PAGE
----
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ENGINE OIL IS MILKY
05-31-2008, 05:05 PM
Post: #1
ENGINE OIL IS MILKY
I built a trike with a Volkswagon engine. I'm having trouble getting to start. It won't start consistantly. It will start with the battery charger because the battery gives out otherwise. However, it won't restart when you shut it off. The oil in my pan is double the amount I started with and is a milky color. What could be causing this and how can I fix it. I put in a new coil which didn't help. It has new coils, distributor, points and rotor and cap. I cleaned the engine very well and rebuilt it before I put it on the trike. Thank you for any help. Richard
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05-31-2008, 11:01 PM
Post: #2
RE: ENGINE OIL IS MILKY
I can second guess this one all day unless you give us more info.

Water cooled, air cooled, displacement, trans type? (manual, auto, autostick)

The starting problem is no cranking, sluggish cranking, or cranks normally but fails to fire up?

Is this a weird combination of engine / trans? (aftermarket adaptor plates, flywheel, starter, etc?)

I have fairly extensive experience with early air cooled combinations so fire away if that's the case.

Rupe
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06-01-2008, 12:55 PM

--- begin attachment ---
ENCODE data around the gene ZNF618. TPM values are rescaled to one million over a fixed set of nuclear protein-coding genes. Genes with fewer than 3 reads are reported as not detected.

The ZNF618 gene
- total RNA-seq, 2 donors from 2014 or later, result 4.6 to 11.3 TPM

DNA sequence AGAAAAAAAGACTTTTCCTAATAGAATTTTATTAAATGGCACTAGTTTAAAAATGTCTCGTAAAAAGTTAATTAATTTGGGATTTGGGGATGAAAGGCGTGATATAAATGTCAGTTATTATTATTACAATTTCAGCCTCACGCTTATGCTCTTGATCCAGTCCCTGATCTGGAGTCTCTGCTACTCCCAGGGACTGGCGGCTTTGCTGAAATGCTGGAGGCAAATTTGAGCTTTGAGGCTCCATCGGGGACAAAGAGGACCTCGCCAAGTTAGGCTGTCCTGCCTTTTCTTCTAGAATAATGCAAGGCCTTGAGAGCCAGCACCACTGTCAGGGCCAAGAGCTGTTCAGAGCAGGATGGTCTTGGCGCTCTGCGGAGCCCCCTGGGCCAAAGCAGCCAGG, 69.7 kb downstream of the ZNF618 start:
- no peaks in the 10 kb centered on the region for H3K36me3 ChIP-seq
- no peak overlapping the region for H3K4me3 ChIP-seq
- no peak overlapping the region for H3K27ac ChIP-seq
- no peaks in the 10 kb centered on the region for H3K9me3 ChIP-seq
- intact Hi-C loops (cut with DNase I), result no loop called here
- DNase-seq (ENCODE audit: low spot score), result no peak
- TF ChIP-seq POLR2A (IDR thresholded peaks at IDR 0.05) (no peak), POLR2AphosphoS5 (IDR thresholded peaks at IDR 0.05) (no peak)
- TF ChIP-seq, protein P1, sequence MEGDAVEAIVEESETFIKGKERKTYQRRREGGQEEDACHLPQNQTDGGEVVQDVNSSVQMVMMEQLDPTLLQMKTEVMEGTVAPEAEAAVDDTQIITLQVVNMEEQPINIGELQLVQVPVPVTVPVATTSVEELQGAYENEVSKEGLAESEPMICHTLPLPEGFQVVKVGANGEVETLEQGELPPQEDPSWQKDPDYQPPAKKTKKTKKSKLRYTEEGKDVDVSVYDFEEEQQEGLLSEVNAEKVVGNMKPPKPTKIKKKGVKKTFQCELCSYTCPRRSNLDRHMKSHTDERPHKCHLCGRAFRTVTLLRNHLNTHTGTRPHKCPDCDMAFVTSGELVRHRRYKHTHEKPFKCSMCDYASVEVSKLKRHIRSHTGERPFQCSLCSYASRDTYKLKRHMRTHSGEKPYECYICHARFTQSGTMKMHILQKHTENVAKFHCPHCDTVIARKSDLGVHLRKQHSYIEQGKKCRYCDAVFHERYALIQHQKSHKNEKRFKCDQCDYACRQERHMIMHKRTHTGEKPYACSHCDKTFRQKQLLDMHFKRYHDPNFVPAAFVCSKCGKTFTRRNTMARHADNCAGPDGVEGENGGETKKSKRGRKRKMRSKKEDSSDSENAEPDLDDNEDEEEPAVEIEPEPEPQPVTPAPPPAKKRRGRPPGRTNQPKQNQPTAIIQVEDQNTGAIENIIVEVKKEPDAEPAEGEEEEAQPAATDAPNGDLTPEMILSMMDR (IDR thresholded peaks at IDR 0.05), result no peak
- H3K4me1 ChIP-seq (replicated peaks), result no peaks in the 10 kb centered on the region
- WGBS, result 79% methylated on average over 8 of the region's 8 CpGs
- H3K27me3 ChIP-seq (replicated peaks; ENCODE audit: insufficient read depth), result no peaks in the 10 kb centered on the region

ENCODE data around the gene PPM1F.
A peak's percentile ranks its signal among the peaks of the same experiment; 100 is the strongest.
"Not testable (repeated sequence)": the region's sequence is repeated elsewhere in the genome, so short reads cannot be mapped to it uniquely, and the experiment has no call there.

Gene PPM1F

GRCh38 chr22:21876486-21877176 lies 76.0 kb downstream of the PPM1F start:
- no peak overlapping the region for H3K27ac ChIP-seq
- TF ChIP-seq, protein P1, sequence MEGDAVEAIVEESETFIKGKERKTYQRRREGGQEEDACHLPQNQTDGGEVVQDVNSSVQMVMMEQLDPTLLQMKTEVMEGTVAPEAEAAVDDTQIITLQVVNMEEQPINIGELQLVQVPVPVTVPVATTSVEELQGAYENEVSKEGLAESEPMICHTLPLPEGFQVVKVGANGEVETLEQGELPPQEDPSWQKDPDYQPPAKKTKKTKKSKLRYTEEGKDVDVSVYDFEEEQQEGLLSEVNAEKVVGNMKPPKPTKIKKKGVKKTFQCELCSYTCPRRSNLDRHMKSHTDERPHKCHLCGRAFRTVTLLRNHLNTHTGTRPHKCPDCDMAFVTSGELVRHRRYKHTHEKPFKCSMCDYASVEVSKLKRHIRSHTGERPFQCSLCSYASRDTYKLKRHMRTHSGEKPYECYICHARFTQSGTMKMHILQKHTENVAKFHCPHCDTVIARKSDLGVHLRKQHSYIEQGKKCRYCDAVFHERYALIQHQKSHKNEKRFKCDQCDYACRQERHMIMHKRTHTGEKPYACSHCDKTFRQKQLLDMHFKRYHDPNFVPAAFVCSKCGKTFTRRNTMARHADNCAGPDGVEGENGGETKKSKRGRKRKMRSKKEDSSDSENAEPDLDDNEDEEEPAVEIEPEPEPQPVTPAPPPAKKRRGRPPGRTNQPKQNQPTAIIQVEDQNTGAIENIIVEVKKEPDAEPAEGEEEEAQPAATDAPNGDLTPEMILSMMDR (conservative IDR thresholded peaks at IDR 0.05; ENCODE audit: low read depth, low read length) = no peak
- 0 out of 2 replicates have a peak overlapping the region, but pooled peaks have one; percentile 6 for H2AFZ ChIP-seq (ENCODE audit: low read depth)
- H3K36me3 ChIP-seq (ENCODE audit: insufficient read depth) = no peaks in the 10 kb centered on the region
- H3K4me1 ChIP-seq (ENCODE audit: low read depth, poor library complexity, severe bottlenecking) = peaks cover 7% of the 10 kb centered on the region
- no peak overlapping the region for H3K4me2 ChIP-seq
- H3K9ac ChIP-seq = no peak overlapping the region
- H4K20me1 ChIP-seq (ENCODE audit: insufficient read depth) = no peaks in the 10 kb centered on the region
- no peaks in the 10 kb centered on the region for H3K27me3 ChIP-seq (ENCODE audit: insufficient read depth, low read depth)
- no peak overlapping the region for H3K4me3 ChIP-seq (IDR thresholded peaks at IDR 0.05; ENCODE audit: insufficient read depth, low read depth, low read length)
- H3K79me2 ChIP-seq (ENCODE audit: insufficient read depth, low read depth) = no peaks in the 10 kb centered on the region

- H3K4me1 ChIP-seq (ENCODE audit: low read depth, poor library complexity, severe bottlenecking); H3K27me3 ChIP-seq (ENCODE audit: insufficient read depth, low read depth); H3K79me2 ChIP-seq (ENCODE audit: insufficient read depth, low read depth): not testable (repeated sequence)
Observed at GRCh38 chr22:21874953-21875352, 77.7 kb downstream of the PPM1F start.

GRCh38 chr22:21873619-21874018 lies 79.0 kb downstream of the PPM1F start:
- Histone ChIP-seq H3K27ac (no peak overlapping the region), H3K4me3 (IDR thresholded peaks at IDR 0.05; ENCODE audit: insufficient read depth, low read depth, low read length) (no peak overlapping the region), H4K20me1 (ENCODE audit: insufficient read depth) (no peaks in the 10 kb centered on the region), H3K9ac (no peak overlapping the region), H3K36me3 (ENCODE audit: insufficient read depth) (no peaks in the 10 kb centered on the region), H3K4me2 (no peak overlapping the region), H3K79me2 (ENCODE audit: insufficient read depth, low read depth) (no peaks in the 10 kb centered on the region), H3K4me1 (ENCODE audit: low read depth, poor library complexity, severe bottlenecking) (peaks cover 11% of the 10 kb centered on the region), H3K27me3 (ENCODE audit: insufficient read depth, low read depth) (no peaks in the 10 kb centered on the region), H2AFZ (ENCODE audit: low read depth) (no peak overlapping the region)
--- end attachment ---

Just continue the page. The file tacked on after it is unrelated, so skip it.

Post: #3
RE: ENGINE OIL IS MILKY
Rupe Wrote:I can second guess this one all day unless you give us more info.

Water cooled, air cooled, displacement, trans type? (manual, auto, autostick)

The starting problem is no cranking, sluggish cranking, or cranks normally but fails to fire up?

Is this a weird combination of engine / trans? (aftermarket adaptor plates, flywheel, starter, etc?)

I have fairly extensive experience with early air cooled combinations so fire away if that's the case. it is a air cooled about a 1968 0k

Rupe
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06-01-2008, 04:50 PM
Post: #4
RE: ENGINE OIL IS MILKY
it is a air cooled about a 1968 ok it will stared but not all the time in a row
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06-01-2008, 11:31 PM
Post: #5
RE: ENGINE OIL IS MILKY
OK, I'll try to make this easy. If the engin number at the base of the generator stand starts with a letter (most likely a B through a G) it's probably a 68 or a 69 vintage and originaly a 1500 or 1600 CC displacment. That engne originally had a 30 PICT or a 32 PICT carb. If it's got 34 PICT carb and dual runners on the intake manifold (each side) then it's later vintage. (70 and up) All of these combinations are within the same basic engine family and all of the issues will be exactly the same.

Let's take a look at the milky oil problem. That's caused by moisture and since you have an air cooled engine we can rule out mechanical falures such as head gaskets, cracked heads, and cracked blocks. Typically the problem is in cars with lots of short run time and faulty crank case breather components. We're talking about simple stuff like that hose by the oil fill, which is supposed to connect to the original air filter housing and the "duck bill" which is located on the end of the road draft tube. If these are not connected properly and working as intended the engine builds up internal condensation. (water)